By Mike Kinosian
LOS ANGELES — Neither long ago (relatively speaking) nor far away in some remote galaxy, teenagers were so routinely enthralled by their local radio station of choice that summoning up the courage to actually go visit it was a personal seminal moment.
When one Dayton high school junior made such a trek in 1978, nothing short of a series of mind-boggling events followed.
Eager to see what his favorite facility looked like, this 17-year-old requested a tour, and what immediately caught his attention wasn’t a piece of equipment or seeing someone involved in the on-air process. Rather, it was a bulletin board memo, which read that the station was “still looking for a young talk-master.”
Completely fearless, he knocked on the program director’s door and confidently declared he could do that. As luck would have it, the night talent at the talk station was out with the flu.
Improbable reality number one was that, while the PD had planned to fill-in for his ailing talent, he remarkably, inexplicably said the young visitor should go ahead and give talk radio hosting a try – that night.
Either the program director was one of the foremost assessors of raw talent imaginable or, at the other end of the spectrum, had temporarily taken leave of his senses.
Regardless, the high school student did a four-hour shift and was so impressive in what was – in essence – an on-air audition that, defying logic, he was hired.
By Mike Kinosian
LOS ANGELES — Dazzling omnipresent decorations, magnificent multi-colored lights, hastening hustle and bustle, and a brisk icy chill in the air all underscore that this indisputably is the “most wonderful time of the year.”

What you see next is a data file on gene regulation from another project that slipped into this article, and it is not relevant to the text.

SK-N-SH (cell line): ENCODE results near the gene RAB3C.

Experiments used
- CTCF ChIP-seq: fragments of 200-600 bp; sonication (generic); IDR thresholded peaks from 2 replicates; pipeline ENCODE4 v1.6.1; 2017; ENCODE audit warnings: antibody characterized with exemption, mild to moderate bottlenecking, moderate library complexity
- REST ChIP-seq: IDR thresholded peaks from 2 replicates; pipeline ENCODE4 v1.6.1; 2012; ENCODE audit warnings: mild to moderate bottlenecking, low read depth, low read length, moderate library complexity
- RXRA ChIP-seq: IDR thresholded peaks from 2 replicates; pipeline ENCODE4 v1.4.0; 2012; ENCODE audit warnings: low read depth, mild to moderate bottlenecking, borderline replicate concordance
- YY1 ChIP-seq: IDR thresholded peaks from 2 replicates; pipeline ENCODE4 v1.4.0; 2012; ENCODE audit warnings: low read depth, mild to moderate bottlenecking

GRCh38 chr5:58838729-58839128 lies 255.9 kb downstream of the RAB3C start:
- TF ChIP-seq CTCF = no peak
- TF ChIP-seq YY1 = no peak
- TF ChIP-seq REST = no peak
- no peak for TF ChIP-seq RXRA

Even the most adamant skeptic will find corroboration and confirmation of that fact, simply by turning to at least one local FM music outlet that has transitioned to playing wall-to-wall Christmas tunes.
On such dedicated dial positions, listeners will instantly hear artists from Andy Williams to Garth Brooks to Harry Connick, Jr. to Amy Grant wonderfully warbling about the warm joys crystallized in this “hap-happiest season of all.”
Contemplative scene thoughts of “parties for hosting” and “marshmallows for toasting” support the heartwarming notion.
Visions of sugarplums dance in our collective heads, yet some radio historians cannot help but ratchet up dour “Debbie Downer,” the “SNL” character superbly portrayed by Lexington, Massachusetts native Rachel Dratch. Punctuated with a delivery that sucks the life and enthusiasm from any room, Debbie Downer would suggest this is anything but the happiest season of all, especially in radio.
Some heartless, dastardly things have transpired post-Thanksgiving to New Year’s Day over the years in this business.